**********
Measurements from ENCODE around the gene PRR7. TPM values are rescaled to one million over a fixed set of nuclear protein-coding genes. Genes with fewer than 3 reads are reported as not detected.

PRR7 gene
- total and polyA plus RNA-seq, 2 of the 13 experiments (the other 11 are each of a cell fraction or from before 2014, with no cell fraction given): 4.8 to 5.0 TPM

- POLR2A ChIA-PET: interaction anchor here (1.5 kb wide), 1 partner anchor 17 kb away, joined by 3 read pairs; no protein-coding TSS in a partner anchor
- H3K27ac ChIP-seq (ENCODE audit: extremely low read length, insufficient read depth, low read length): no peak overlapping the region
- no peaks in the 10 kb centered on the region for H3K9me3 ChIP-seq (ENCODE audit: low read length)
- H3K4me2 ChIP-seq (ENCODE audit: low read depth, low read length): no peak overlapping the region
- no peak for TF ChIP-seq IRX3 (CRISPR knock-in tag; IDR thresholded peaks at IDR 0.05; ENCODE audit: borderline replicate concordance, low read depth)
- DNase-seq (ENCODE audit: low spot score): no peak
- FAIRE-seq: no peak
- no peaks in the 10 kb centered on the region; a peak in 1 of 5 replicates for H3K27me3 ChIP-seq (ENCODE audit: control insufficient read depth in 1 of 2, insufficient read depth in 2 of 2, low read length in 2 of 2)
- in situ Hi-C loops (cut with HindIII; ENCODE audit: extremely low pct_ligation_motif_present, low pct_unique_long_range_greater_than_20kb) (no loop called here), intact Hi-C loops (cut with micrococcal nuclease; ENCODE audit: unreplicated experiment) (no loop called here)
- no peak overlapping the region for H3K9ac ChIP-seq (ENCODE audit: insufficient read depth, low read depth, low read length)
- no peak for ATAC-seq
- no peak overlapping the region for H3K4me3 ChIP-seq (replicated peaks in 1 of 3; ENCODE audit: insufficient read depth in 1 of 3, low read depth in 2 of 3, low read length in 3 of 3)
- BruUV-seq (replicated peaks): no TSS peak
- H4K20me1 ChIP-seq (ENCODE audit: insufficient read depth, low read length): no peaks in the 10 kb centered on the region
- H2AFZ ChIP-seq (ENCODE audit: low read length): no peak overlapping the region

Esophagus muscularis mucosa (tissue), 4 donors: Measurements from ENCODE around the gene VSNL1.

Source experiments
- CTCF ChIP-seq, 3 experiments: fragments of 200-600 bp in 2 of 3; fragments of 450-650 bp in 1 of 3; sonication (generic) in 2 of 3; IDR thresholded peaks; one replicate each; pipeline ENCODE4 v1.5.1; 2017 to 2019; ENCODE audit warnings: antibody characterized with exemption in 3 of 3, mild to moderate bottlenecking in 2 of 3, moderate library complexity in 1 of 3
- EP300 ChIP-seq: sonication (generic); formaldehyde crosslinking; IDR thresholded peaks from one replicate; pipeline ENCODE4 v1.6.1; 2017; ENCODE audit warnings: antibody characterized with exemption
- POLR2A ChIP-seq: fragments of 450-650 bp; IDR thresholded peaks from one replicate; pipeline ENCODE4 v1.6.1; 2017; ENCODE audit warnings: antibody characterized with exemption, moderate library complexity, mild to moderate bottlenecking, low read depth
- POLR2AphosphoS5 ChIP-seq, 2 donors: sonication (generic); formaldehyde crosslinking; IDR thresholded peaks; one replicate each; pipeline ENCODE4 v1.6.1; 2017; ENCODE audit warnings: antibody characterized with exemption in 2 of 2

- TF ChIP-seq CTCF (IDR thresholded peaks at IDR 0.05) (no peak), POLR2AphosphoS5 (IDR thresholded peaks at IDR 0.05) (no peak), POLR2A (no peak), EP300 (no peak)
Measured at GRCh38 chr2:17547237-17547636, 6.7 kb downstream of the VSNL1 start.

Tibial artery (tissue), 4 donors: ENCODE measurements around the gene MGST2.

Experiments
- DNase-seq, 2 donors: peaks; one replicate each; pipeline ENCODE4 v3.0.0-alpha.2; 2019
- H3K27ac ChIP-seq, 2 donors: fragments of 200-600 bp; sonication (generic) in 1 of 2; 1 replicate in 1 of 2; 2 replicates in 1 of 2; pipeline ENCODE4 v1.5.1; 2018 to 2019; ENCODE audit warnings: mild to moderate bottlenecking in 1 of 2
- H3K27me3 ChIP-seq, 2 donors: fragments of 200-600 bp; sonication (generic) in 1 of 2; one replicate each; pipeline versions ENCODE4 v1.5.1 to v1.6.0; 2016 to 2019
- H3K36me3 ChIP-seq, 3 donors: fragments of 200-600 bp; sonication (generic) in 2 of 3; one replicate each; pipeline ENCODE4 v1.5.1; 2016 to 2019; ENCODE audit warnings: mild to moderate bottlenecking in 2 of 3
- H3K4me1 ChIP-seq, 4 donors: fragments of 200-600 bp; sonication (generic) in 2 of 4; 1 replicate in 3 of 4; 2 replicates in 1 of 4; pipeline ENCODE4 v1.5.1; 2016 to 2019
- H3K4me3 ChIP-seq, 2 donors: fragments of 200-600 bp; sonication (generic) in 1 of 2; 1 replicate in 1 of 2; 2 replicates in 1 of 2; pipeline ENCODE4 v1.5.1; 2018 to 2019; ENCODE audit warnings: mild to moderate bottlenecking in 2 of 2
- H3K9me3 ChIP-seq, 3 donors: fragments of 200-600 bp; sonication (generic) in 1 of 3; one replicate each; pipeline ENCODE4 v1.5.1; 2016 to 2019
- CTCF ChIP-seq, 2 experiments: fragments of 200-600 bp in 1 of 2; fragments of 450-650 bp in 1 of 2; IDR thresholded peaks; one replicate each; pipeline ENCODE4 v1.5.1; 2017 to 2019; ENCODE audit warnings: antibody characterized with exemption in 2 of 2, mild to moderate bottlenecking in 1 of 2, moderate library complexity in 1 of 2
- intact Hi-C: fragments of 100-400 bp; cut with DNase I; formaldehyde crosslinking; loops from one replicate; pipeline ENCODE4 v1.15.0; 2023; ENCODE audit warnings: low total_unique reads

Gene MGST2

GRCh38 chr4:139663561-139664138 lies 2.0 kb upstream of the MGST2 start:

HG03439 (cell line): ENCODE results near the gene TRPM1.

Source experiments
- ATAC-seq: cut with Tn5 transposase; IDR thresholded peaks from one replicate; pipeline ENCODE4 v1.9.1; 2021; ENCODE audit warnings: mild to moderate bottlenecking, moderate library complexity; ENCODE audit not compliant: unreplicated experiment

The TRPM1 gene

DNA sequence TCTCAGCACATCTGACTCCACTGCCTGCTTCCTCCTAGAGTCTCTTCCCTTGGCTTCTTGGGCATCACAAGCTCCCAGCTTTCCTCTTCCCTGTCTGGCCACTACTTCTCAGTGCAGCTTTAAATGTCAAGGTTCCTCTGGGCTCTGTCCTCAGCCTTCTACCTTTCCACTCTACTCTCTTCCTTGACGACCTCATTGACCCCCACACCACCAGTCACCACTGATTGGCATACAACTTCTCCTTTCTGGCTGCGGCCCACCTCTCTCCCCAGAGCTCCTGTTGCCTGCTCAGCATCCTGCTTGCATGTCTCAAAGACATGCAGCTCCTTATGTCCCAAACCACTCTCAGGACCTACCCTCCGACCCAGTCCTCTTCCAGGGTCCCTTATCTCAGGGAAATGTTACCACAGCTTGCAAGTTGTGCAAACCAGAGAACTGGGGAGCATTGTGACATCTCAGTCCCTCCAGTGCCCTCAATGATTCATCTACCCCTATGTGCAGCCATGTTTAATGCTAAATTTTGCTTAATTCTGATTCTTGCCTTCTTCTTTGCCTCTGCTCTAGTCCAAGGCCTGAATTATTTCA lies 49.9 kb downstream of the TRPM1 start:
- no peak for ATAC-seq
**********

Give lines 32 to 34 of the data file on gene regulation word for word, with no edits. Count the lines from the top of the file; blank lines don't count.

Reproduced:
- H3K36me3 ChIP-seq, 3 donors: fragments of 200-600 bp; sonication (generic) in 2 of 3; one replicate each; pipeline ENCODE4 v1.5.1; 2016 to 2019; ENCODE audit warnings: mild to moderate bottlenecking in 2 of 3
- H3K4me1 ChIP-seq, 4 donors: fragments of 200-600 bp; sonication (generic) in 2 of 4; 1 replicate in 3 of 4; 2 replicates in 1 of 4; pipeline ENCODE4 v1.5.1; 2016 to 2019
- H3K4me3 ChIP-seq, 2 donors: fragments of 200-600 bp; sonication (generic) in 1 of 2; 1 replicate in 1 of 2; 2 replicates in 1 of 2; pipeline ENCODE4 v1.5.1; 2018 to 2019; ENCODE audit warnings: mild to moderate bottlenecking in 2 of 2